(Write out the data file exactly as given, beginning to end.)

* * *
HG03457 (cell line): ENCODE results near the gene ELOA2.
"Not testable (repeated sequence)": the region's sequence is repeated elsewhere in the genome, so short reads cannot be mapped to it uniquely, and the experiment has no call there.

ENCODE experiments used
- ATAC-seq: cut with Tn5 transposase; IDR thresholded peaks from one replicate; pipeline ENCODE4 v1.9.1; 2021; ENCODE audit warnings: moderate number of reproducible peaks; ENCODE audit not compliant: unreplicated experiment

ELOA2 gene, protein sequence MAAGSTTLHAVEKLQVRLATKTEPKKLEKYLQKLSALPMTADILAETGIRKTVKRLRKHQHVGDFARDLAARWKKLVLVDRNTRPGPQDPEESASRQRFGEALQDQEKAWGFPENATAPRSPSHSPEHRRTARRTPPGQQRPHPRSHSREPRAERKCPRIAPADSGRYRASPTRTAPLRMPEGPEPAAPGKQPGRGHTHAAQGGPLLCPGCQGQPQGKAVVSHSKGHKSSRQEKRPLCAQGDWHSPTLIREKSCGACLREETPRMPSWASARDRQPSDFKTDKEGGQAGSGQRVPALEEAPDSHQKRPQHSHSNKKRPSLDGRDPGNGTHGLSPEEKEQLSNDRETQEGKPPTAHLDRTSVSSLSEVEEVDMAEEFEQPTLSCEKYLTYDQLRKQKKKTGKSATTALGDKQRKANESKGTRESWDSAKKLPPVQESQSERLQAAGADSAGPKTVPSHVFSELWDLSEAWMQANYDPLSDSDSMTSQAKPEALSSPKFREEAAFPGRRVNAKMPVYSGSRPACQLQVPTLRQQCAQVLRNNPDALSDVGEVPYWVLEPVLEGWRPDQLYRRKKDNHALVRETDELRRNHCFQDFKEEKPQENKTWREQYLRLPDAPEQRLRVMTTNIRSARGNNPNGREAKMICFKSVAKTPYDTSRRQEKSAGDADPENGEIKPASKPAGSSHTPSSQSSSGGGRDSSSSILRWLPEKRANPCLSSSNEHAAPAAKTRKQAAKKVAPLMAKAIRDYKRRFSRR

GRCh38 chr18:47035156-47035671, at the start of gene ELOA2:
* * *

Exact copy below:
HG03457 (cell line): ENCODE results near the gene ELOA2.
"Not testable (repeated sequence)": the region's sequence is repeated elsewhere in the genome, so short reads cannot be mapped to it uniquely, and the experiment has no call there.

ENCODE experiments used
- ATAC-seq: cut with Tn5 transposase; IDR thresholded peaks from one replicate; pipeline ENCODE4 v1.9.1; 2021; ENCODE audit warnings: moderate number of reproducible peaks; ENCODE audit not compliant: unreplicated experiment

ELOA2 gene, protein sequence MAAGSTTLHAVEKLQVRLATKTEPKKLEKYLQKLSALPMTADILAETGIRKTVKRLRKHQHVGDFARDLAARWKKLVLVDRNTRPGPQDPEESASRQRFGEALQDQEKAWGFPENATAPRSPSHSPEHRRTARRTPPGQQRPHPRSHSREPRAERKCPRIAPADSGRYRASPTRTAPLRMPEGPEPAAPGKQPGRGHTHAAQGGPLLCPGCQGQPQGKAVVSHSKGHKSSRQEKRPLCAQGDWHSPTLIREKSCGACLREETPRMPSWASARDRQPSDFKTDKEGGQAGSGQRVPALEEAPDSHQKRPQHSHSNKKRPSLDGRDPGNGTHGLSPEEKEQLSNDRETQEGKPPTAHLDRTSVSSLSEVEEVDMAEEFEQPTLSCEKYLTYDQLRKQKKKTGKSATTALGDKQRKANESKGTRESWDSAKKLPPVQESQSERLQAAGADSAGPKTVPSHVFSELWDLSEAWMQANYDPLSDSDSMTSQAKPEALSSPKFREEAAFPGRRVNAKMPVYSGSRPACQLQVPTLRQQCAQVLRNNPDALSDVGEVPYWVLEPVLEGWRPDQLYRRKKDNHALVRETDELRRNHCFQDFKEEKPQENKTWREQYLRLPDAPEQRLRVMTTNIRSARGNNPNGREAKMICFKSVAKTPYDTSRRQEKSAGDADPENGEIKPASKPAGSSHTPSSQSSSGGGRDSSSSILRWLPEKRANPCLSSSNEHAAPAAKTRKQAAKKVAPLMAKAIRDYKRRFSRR

GRCh38 chr18:47035156-47035671, at the start of gene ELOA2: